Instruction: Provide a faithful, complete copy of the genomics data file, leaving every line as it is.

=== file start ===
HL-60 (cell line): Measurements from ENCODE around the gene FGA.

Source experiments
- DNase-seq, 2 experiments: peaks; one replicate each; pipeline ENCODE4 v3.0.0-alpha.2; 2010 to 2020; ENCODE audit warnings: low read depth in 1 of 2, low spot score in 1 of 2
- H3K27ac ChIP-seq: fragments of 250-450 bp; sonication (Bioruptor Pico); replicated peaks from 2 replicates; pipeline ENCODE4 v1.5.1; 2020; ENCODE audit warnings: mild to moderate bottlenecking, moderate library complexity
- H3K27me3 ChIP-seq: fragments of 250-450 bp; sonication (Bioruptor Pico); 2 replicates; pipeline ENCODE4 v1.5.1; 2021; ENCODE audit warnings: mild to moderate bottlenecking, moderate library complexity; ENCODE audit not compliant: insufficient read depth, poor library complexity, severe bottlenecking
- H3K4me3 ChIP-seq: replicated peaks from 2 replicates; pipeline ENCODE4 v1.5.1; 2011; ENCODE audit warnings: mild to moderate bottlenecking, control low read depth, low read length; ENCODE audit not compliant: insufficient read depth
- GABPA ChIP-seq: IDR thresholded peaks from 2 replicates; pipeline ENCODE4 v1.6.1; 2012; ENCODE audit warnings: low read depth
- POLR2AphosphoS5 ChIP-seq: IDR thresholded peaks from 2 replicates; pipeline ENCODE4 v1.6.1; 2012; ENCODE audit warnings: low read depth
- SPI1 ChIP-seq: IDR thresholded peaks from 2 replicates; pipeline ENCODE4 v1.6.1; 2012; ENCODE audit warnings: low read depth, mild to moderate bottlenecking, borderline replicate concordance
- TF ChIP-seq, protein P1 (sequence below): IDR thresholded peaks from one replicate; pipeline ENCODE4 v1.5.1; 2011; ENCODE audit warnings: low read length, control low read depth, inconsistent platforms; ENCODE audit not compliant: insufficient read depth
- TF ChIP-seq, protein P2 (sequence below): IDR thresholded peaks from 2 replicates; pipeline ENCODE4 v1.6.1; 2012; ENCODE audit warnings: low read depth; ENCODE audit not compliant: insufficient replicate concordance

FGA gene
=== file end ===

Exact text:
HL-60 (cell line): Measurements from ENCODE around the gene FGA.

Source experiments
- DNase-seq, 2 experiments: peaks; one replicate each; pipeline ENCODE4 v3.0.0-alpha.2; 2010 to 2020; ENCODE audit warnings: low read depth in 1 of 2, low spot score in 1 of 2
- H3K27ac ChIP-seq: fragments of 250-450 bp; sonication (Bioruptor Pico); replicated peaks from 2 replicates; pipeline ENCODE4 v1.5.1; 2020; ENCODE audit warnings: mild to moderate bottlenecking, moderate library complexity
- H3K27me3 ChIP-seq: fragments of 250-450 bp; sonication (Bioruptor Pico); 2 replicates; pipeline ENCODE4 v1.5.1; 2021; ENCODE audit warnings: mild to moderate bottlenecking, moderate library complexity; ENCODE audit not compliant: insufficient read depth, poor library complexity, severe bottlenecking
- H3K4me3 ChIP-seq: replicated peaks from 2 replicates; pipeline ENCODE4 v1.5.1; 2011; ENCODE audit warnings: mild to moderate bottlenecking, control low read depth, low read length; ENCODE audit not compliant: insufficient read depth
- GABPA ChIP-seq: IDR thresholded peaks from 2 replicates; pipeline ENCODE4 v1.6.1; 2012; ENCODE audit warnings: low read depth
- POLR2AphosphoS5 ChIP-seq: IDR thresholded peaks from 2 replicates; pipeline ENCODE4 v1.6.1; 2012; ENCODE audit warnings: low read depth
- SPI1 ChIP-seq: IDR thresholded peaks from 2 replicates; pipeline ENCODE4 v1.6.1; 2012; ENCODE audit warnings: low read depth, mild to moderate bottlenecking, borderline replicate concordance
- TF ChIP-seq, protein P1 (sequence below): IDR thresholded peaks from one replicate; pipeline ENCODE4 v1.5.1; 2011; ENCODE audit warnings: low read length, control low read depth, inconsistent platforms; ENCODE audit not compliant: insufficient read depth
- TF ChIP-seq, protein P2 (sequence below): IDR thresholded peaks from 2 replicates; pipeline ENCODE4 v1.6.1; 2012; ENCODE audit warnings: low read depth; ENCODE audit not compliant: insufficient replicate concordance

FGA gene